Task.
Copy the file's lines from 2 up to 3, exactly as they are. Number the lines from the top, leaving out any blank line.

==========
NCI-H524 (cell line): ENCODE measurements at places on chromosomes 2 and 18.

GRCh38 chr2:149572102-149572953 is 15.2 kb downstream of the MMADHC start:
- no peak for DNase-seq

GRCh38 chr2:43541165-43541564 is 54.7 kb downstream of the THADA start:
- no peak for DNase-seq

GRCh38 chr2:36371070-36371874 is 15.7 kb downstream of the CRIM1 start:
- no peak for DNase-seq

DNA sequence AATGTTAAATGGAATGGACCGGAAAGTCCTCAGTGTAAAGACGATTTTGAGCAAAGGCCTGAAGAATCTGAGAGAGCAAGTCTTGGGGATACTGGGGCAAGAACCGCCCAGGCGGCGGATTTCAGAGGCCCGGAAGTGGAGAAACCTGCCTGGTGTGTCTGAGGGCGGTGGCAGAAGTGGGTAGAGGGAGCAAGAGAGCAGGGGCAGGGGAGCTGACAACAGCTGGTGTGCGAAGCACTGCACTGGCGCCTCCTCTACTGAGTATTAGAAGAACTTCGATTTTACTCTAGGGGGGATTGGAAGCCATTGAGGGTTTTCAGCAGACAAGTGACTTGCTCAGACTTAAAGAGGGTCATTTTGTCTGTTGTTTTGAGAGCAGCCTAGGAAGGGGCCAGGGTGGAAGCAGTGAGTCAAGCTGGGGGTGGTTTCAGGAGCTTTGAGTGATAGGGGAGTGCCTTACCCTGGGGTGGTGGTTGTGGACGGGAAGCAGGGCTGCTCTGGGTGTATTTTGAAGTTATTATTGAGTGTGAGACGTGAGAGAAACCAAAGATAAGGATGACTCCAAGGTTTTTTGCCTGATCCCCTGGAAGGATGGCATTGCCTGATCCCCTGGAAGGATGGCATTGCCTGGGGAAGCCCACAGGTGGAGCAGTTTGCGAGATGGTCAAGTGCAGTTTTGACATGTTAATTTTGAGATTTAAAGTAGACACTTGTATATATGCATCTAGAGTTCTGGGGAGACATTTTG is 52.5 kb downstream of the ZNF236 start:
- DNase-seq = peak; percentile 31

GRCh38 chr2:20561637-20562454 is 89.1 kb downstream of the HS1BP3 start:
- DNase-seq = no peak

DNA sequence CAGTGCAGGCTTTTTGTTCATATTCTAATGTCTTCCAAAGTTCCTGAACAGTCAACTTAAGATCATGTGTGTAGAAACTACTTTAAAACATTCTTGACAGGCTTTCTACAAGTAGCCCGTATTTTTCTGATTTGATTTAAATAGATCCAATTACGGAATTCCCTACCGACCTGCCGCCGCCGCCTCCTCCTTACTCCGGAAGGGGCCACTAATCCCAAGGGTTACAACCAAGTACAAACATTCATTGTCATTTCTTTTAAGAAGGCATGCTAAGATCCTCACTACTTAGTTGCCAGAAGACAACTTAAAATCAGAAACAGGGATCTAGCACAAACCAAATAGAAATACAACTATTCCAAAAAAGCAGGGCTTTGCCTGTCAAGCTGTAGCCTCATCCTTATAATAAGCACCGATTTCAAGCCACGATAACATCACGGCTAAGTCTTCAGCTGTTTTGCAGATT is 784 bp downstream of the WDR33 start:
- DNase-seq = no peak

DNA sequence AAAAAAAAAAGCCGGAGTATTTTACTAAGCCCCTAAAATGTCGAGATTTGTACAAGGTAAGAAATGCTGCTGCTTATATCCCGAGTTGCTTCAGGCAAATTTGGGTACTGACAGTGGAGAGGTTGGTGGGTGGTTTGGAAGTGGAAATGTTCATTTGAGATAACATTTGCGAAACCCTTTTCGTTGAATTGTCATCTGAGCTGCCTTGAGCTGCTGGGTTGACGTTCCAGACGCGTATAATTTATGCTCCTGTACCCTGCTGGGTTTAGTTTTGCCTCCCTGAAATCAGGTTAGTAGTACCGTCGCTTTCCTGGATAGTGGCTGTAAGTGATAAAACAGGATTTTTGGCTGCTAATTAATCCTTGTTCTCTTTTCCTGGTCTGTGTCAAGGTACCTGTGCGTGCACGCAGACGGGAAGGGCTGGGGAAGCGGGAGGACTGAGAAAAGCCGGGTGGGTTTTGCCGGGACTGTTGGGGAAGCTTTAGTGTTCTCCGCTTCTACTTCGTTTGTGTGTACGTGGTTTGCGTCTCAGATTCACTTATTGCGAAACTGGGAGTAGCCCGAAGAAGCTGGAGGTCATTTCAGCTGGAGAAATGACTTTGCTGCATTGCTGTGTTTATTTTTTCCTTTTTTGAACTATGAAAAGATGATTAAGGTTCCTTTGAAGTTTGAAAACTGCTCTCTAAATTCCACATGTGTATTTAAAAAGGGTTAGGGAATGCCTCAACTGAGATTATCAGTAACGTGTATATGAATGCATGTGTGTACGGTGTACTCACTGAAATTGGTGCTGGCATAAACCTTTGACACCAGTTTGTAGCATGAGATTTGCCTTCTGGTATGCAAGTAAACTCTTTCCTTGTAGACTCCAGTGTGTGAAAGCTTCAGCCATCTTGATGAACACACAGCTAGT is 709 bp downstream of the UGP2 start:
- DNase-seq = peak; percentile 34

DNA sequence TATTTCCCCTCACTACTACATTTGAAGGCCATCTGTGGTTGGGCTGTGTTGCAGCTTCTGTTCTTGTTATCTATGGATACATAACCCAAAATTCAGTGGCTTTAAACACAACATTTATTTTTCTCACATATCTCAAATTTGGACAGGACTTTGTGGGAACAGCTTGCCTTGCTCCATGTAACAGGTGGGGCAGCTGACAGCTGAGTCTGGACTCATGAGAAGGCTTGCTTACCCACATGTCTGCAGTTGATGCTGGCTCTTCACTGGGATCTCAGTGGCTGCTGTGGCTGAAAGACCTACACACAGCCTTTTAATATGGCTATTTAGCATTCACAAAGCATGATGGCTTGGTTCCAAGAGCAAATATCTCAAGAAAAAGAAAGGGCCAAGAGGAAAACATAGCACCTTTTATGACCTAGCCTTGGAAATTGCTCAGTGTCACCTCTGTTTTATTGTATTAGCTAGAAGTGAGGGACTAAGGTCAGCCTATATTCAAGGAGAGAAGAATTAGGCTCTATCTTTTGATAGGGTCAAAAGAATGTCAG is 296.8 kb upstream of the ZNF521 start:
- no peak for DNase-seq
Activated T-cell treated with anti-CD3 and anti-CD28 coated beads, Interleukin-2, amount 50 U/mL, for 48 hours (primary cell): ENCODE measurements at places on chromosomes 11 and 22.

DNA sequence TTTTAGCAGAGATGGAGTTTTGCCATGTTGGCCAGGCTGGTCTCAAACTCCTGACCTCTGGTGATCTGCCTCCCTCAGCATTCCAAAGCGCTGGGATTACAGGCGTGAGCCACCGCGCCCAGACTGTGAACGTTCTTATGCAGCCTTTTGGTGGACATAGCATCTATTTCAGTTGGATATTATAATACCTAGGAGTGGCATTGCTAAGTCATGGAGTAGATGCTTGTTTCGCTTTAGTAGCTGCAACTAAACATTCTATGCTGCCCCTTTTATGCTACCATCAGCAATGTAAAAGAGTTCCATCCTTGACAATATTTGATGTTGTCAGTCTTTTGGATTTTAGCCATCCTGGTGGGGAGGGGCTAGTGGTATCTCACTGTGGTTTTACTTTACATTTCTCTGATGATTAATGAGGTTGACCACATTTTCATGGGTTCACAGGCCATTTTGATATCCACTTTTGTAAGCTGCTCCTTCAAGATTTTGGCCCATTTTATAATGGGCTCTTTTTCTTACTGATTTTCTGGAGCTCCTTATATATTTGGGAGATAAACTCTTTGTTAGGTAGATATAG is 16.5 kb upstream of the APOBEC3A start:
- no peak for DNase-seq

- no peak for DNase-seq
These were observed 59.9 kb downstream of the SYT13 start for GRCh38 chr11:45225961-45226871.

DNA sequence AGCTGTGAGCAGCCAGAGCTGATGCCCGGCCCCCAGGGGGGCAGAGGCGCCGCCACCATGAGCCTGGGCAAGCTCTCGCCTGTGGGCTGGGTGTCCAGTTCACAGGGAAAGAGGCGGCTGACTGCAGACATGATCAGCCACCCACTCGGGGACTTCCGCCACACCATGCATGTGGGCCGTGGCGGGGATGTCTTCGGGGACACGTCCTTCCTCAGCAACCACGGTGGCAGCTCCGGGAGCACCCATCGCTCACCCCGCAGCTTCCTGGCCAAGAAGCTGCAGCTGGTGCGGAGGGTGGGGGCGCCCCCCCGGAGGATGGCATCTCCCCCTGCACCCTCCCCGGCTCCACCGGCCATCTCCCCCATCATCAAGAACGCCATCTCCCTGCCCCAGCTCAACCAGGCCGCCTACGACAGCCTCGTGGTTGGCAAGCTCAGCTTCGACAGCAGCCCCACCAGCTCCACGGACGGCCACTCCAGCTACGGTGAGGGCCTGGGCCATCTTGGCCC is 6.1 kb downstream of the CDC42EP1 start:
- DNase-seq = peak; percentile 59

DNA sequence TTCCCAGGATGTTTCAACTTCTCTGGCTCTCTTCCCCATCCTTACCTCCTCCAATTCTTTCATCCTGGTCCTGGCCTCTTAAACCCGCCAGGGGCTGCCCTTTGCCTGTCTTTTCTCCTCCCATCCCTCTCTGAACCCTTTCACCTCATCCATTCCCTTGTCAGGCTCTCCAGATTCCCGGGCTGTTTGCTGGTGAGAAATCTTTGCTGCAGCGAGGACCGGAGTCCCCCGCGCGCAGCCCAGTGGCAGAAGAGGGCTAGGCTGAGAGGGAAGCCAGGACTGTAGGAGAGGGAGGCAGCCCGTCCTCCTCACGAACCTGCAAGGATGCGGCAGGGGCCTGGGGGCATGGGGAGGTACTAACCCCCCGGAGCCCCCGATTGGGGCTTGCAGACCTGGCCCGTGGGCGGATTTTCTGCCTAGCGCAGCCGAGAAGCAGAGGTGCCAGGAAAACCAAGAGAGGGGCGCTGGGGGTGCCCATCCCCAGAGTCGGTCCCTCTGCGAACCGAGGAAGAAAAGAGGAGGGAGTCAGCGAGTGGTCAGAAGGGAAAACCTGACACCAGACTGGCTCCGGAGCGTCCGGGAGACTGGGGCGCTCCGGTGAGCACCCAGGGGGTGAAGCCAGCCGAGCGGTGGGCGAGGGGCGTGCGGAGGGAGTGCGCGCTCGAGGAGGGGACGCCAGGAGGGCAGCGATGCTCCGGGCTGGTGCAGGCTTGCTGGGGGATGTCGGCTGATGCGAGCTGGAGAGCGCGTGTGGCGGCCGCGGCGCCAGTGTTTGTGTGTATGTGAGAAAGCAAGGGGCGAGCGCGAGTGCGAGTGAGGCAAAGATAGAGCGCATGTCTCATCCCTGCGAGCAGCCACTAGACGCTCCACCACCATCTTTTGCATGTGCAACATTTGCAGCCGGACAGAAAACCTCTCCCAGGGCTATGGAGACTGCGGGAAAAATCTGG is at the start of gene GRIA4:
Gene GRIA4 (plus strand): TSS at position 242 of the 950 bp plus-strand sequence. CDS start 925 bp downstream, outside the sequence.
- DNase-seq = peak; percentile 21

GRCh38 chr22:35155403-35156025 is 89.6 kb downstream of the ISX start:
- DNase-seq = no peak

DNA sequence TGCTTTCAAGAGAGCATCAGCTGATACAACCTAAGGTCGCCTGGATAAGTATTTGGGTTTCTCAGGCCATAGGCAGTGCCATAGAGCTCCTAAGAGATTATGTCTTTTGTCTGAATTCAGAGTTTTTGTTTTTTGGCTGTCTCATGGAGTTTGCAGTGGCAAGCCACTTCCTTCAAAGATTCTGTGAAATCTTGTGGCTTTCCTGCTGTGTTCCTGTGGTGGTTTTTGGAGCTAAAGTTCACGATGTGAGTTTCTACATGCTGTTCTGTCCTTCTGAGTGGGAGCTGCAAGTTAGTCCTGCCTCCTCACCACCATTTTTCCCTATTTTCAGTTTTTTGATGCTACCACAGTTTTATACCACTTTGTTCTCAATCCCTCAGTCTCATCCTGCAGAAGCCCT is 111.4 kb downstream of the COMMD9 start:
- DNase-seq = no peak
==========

GRCh38 chr2:149572102-149572953 is 15.2 kb downstream of the MMADHC start:
- no peak for DNase-seq